How to Cure a Headshy Horse

Head-shyness is a common problem in horses, and can be extremely difficult to ease. It is important to remember that head-shyness is a result of fear and anxiety, so it is best to take it slowly. Some horses will always have some head-shyness left, but with great care and plenty of time, most horses will, at the very least, improve.


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    Expect it to take a while to remedy. Keep in mind that head-shyness is often the result of abuse.[citation needed] Your horse likely has a reason to be afraid. You flinch when something comes at your face, and so does your horse. It is really hard to stop that natural reaction. Getting frustrated and trying to take things too fast will only make the problem worse.
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    Use advance and retreat as a retraining method. With your horse haltered and lead in hand, start gently rubbing his shoulder. Gradually move on to his neck. As soon as he shows any sign of discomfort (starting, leaning away, lifting his head, panicky eyes), immediately (but still gradually) go back to rubbing where he was comfortable. After he relaxes again, move your circles back up his neck bit by bit. Again, at any sign of fright, retreat back.
    • Don't go all the way back to the shoulder, just far enough that he relaxes. Don't try to get all the way to his head in one day. Just gradually work up his neck, then let him go.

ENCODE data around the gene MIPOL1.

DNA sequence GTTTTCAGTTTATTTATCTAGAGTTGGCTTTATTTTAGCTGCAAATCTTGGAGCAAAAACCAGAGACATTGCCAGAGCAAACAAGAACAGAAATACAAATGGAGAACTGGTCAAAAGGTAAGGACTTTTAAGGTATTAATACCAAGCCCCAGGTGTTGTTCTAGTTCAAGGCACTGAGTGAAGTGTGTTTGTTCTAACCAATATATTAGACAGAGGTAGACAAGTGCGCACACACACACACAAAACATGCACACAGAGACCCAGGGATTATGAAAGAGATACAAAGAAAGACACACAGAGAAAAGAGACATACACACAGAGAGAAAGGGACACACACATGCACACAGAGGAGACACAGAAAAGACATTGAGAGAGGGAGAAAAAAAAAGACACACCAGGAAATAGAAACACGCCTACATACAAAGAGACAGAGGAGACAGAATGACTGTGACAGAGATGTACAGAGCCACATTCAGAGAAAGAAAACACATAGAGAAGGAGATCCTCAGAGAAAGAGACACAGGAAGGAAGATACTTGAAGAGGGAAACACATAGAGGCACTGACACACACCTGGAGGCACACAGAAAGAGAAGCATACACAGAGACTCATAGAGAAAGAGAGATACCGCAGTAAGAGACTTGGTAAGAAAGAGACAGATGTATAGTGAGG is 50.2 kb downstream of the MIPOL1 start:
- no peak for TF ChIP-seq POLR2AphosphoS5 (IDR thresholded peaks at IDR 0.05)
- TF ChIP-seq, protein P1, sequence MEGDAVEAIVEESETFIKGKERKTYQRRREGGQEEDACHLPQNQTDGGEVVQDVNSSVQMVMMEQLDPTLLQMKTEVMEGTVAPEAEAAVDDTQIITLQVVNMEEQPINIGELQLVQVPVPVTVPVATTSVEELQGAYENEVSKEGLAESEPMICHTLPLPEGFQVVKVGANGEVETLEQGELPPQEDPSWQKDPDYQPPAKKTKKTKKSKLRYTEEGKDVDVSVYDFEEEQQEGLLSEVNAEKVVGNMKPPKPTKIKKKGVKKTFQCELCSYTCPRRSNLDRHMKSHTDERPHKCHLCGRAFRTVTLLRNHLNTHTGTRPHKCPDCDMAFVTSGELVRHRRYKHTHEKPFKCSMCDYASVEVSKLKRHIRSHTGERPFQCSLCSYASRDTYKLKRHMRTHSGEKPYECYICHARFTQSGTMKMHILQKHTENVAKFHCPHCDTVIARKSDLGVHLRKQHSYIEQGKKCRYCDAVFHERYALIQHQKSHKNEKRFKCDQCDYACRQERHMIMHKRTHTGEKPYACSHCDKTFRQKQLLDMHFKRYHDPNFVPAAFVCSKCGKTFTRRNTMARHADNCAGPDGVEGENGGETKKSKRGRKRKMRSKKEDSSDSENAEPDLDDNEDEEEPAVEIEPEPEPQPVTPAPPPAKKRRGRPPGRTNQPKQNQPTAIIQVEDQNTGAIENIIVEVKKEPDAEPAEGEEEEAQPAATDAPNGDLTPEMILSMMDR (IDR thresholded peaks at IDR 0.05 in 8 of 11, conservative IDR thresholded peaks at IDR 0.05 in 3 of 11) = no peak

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    Repeat every day, gradually working closer to his face. Talk soothingly to him while you rub.
    • Never move suddenly. Always move smoothly.
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    Be careful with the face. Once your horse is comfortable letting you pet his neck, don't jump right into touching his ears and face. Pay attention to what makes him uncomfortable and don't push his boundaries too much. Don't reach over his eyes or block his vision.
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    Don't ever assume that your horse is cured. Even if you manage to reach the point where he always lets you touch his face, don't take it for granted. Keep being gentle with his face, because one misstep could cause the problem to reemerge.


  • Make sure to do this exercise in an environment where your horse feels safe, and where there you will not be disturbed. You don't want anything to spook him.


  • If you choose to tie your horse instead of keeping the lead in hand, be sure to use a horse knot that you can easily release in case he spooks.
  • Remember, working with horses is always dangerous, and head-shy horses are especially anxious, which means they may spook at seemingly nothing. Always be prepared for your horse to spook and make sure you have enough experience to handle the situation if he does. If you don't have that kind of experience, you are more likely to make things worse instead of better, and hurt yourself in the process. If you don't have that experience, get professional help or recognize that this horse might not be a good fit for you.

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